How It Works Food is cooked by the transfer of heat energy to the food product. This transfer can occur in 3 main ways: Conduction, Radiation and Convection. Here we will talk a little bit about the meaning behind convection cooking and the benefits it has. Convection Cooking is the transfer of heated energy through a fluid which can be in a liquid or gas state, like air. Convection ovens are found everywhere (even your own home!) and they simply use motionless hot air to cook the food products within. However, in commercial convection ovens, heated air is blown inside the oven cavity with the help of a mounted fan system and a heated element, forcing the hot air through the oven racks and increasing circulation for quicker, even cooking, all at lower temperatures. The fan is the key component that makes the convection process more efficient by constantly moving the air around every piece of food and getting rid of cool spots that can result in unevenness. Why a faster cooking time when the temperatures are lower? When heated air is in motion, as it is in a commercial convection oven, the rate of heat transfer actually increases as opposed to still, motionless air at a higher temperature. So with the constant circulation of air in a convection oven, you're not only speeding up the transfer of heat to the food but you're ensuring a more even, thorough process with a better end result. It's this unique combination of lower temperatures and faster cooking time that allows your food to lock in its natural juices and moisture while having a delicious crispy, flaky, golden-brown exterior. Oven Rack Placement Unlike other ovens, commercial convection ovens have uniform air moving throughout the interior, so oven rack placement isn't important. This means that whether you have vegetables on the bottom rack or the top rack, each dish should get the same amount of air with every cooking cycle. This is great for the large volume restaurant owner or institution that needs to maximize the amount of sheet pans per cooking cycle without having to worry about rotation or turning in between.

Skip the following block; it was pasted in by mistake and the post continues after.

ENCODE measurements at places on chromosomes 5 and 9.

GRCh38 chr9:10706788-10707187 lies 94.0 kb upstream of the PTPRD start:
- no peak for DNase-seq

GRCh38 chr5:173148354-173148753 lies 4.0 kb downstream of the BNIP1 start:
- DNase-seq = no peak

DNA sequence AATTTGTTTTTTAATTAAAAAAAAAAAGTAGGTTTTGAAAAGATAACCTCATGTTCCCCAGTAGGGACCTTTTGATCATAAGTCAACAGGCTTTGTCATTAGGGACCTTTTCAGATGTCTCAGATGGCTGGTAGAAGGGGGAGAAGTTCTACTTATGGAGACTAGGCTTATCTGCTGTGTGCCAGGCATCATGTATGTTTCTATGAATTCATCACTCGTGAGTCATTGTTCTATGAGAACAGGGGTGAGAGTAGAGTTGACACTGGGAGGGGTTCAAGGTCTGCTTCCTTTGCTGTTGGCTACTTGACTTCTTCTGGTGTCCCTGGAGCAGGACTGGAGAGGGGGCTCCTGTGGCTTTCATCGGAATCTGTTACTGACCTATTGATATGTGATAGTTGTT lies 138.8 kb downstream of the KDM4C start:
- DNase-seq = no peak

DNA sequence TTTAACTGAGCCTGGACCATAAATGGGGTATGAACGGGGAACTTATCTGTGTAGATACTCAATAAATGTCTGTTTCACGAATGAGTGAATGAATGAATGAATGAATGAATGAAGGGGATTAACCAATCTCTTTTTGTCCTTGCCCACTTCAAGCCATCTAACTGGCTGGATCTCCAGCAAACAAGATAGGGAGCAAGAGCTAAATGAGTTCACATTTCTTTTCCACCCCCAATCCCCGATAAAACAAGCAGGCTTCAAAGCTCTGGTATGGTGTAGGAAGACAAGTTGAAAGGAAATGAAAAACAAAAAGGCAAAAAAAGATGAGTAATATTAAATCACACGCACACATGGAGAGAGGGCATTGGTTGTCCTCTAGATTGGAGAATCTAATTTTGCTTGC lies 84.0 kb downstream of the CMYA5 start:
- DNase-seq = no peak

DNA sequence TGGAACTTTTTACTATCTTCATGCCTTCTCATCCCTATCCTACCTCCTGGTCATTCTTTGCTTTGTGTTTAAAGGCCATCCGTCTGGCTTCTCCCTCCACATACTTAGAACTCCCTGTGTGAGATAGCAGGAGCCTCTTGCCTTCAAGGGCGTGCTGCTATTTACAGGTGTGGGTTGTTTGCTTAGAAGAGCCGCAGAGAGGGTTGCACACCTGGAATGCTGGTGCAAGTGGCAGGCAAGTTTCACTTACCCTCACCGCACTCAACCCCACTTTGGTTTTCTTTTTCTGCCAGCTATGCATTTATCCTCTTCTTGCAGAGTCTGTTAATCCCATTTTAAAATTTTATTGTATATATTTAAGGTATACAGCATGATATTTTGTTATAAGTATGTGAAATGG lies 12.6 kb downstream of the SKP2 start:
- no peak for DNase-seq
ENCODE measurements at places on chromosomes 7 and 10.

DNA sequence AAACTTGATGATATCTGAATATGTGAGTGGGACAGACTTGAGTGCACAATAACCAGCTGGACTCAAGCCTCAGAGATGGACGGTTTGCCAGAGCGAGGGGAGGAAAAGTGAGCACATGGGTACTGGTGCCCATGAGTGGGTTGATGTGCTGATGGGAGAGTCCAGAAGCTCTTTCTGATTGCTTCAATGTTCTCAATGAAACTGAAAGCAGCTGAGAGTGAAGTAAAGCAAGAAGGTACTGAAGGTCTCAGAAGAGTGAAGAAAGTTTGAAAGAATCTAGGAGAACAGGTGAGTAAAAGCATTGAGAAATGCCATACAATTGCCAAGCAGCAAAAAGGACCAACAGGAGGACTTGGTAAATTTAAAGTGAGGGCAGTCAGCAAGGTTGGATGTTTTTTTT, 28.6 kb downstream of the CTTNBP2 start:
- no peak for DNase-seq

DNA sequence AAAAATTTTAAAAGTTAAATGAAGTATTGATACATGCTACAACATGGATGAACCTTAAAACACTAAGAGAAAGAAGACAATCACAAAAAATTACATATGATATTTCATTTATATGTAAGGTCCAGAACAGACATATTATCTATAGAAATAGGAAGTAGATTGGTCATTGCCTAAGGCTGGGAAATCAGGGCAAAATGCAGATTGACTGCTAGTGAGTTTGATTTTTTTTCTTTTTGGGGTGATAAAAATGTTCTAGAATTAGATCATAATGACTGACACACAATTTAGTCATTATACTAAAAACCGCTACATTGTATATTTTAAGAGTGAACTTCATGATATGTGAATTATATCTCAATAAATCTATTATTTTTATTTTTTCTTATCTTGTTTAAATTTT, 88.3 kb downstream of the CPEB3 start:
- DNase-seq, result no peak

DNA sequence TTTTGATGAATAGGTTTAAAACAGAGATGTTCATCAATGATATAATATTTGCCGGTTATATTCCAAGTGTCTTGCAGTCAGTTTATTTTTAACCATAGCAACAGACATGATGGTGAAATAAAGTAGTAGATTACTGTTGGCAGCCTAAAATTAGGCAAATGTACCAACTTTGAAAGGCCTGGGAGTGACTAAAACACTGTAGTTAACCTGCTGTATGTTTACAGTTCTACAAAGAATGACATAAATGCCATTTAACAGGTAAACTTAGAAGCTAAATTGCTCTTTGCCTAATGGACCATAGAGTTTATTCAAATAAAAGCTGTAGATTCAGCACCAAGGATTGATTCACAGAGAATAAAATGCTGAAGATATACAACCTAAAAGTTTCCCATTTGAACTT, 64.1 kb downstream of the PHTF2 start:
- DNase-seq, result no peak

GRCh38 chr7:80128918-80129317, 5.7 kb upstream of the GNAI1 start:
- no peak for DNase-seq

A Guide To Convection Cooking
This entry was posted on July 30, 2012.